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A 40-year-old member asked:

what is electroconvulsive therapy?

2 doctor answers4 doctors weighed in
Dr. Ankush Bansal
Internal Medicine 17 years experience
Resetting brain: Ect is a controlled therapy in which electrical shocks are introduced into both temples to "reset' the brain. A brief seizure is induced to reset the brain. The hope is that the neurotransmitters in the brain will be released in the right ratios to "fix" depression.
Dr. James Fox
Psychiatry 14 years experience
Treats depression: Ect treats depression - about 60% of those who receive treatment are not depressed at the end of treatment. During the procedure, patient's are put to sleep and paralyzed for about 5 minutes. During this time, an electrical signal causes a seizure which lasts from 20 sec to 2 min. Upon waking, there is some disorientation lasting up to 15 to 30min. Memory loss depends on electrode placement.

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A 24-year-old member asked:

Is electroconvulsive therapy (ect) effective?

2 doctor answers5 doctors weighed in
Dr. Anthony Mosley
Neurology 24 years experience
Yes: Can be very effective for depression, but it is of course a fairly drastic measure with adverse effects.
CA
A 23-year-old member asked:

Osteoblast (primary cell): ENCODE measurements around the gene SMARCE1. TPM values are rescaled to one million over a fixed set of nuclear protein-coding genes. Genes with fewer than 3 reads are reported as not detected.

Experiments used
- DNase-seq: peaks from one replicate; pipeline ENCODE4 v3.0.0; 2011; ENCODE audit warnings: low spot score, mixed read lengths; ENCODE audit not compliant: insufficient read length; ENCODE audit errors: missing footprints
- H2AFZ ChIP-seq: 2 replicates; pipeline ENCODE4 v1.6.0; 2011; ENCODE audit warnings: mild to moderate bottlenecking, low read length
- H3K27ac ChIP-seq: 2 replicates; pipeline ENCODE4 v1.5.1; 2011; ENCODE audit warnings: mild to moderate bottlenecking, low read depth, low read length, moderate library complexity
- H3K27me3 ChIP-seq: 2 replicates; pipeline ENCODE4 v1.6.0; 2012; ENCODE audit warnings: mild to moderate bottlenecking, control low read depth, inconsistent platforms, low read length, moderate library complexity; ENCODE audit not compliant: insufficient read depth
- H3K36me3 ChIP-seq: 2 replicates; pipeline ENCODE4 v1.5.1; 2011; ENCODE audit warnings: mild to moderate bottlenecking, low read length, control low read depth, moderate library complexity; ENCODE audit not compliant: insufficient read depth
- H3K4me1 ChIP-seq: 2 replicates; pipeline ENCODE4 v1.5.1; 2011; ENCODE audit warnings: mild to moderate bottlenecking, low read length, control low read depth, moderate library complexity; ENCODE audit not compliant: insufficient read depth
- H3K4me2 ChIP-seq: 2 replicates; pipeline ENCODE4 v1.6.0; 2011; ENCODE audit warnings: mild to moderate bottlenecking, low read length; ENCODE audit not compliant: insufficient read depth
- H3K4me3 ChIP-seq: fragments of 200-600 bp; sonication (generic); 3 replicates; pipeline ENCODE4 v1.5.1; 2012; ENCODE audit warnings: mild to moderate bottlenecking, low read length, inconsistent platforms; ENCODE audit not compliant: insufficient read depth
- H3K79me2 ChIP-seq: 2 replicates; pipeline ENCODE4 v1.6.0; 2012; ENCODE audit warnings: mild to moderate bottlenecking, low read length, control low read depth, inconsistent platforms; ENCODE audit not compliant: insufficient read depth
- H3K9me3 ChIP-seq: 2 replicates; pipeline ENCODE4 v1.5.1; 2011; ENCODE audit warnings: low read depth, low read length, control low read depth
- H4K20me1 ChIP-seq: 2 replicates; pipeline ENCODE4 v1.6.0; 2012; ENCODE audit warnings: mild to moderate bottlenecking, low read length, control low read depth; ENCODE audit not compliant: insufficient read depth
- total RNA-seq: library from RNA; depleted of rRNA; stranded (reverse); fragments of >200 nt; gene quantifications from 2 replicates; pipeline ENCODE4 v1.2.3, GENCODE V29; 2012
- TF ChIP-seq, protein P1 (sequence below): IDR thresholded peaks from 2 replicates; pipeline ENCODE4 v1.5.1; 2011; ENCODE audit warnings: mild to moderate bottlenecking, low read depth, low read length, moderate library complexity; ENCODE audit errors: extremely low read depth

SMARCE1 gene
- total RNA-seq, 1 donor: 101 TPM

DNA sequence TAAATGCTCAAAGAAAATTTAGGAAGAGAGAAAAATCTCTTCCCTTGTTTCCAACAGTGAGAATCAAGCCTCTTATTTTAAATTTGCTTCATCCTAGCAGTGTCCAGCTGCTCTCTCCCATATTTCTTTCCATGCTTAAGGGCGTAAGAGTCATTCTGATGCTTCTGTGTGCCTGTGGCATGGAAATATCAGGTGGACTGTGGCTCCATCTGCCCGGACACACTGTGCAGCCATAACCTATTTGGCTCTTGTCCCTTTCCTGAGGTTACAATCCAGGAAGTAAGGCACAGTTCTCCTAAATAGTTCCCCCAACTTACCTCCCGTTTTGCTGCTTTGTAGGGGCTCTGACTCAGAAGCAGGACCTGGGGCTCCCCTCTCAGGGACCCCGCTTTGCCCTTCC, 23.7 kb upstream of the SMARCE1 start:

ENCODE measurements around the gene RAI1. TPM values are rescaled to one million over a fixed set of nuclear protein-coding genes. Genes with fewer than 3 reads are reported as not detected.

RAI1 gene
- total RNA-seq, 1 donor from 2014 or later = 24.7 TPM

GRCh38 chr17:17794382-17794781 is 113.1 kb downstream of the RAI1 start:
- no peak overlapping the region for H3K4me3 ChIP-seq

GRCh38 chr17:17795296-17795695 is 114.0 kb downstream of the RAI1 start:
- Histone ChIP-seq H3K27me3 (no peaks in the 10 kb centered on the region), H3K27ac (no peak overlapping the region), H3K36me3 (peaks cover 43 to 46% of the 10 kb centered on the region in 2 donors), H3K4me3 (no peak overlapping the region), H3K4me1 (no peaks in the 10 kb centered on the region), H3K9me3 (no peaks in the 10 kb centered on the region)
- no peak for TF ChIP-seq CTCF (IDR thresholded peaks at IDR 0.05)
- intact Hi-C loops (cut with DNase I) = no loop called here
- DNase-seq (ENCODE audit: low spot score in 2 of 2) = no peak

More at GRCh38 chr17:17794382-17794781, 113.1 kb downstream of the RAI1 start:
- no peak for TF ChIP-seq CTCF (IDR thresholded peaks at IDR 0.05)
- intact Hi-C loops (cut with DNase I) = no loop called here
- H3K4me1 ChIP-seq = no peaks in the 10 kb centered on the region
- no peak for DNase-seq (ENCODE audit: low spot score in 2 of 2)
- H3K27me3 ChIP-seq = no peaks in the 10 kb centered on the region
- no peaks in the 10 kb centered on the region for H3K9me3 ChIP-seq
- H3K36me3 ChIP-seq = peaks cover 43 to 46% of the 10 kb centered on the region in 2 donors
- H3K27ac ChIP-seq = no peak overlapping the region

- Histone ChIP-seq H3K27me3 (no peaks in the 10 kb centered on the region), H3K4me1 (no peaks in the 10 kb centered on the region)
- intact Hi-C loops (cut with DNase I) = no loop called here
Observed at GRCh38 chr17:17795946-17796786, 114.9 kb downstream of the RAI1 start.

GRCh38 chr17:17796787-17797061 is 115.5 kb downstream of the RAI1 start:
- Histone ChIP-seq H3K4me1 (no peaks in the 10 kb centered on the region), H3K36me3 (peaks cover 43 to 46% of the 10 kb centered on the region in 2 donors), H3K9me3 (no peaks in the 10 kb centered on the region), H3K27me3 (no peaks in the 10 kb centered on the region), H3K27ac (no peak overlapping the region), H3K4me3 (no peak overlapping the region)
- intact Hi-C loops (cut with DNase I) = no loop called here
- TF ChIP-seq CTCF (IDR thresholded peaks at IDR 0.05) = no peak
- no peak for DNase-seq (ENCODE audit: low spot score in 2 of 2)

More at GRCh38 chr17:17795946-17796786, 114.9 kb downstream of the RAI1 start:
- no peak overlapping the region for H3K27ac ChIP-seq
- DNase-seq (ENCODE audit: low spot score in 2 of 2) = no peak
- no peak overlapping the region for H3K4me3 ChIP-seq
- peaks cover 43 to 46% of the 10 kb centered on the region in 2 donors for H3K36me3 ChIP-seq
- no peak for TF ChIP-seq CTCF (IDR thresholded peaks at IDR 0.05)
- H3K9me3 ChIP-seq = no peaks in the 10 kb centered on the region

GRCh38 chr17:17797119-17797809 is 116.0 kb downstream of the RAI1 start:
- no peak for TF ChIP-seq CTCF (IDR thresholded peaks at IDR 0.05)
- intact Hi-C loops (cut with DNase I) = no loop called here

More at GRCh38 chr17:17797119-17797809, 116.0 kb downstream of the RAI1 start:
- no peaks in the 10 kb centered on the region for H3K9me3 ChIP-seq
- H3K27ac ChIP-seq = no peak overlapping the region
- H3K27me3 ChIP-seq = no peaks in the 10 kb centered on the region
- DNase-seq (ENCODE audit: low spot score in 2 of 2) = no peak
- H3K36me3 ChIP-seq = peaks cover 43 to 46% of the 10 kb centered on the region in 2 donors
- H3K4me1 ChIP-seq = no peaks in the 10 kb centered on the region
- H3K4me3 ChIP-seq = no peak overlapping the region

Is there an ethics of electroconvulsive therapy?

3 doctor answers7 doctors weighed in
Dr. James Fox
Psychiatry 14 years experience
Yes: Every physician takes an oath: "first, do no harm". Ect is traditionally reserved for the most severe and intractable forms of psychiatric illness and is most effective in treating depression. Patients with certain medical conditions are excluded (including heart problems among others) and every patient is given informed consent where the benefits and risks of treatment are explained.
A 28-year-old member asked:

Are there risks of electroconvulsive therapy?

6 doctor answers17 doctors weighed in
Dr. James Fox
Psychiatry 14 years experience
Several risks: Anesthesia carries a risk including allergy and cardiac arrest but no more so than any other procedure. Ect risks include headache, short term disorientation, and memory impairment. This may be mitigated by electrode placement. Right unilateral has very little memory impairment & recovery is quicker. Some degree of memory loss is common with bilateral placement & may be significant.
CA
A 42-year-old member asked:

Which conditions does electroconvulsive therapy treat?

2 doctor answers6 doctors weighed in
Dr. James Fox
Psychiatry 14 years experience
Depression + more: Ect is the most potent treatment for both bipolar and major depression. Persons with bipolar depression respond more rapidly, requiring about 1/2 as many treatments to completely improve. ~60% of depressed individuals who undergo ECT remit. 50% will relapse in 6mos, though. Ect is used to treat severe psychotic illness but is less effective. There is research into treating Parkinson's with it.
A 30-year-old member asked:

Is electroconvulsive therapy effective?

1 doctor answer5 doctors weighed in
Dr. William Goldie
Pediatric Neurology 48 years experience
In severe cases: Electroshock therapy is considered as a last ditch treatment for severe depression. It is still available in special centers, but is highly regulated. When done properly, it can have remarkable benefit. If done poorly, is a major problem. Refer to one flew over the cuckoo's nest!

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Last updated Sep 28, 2016

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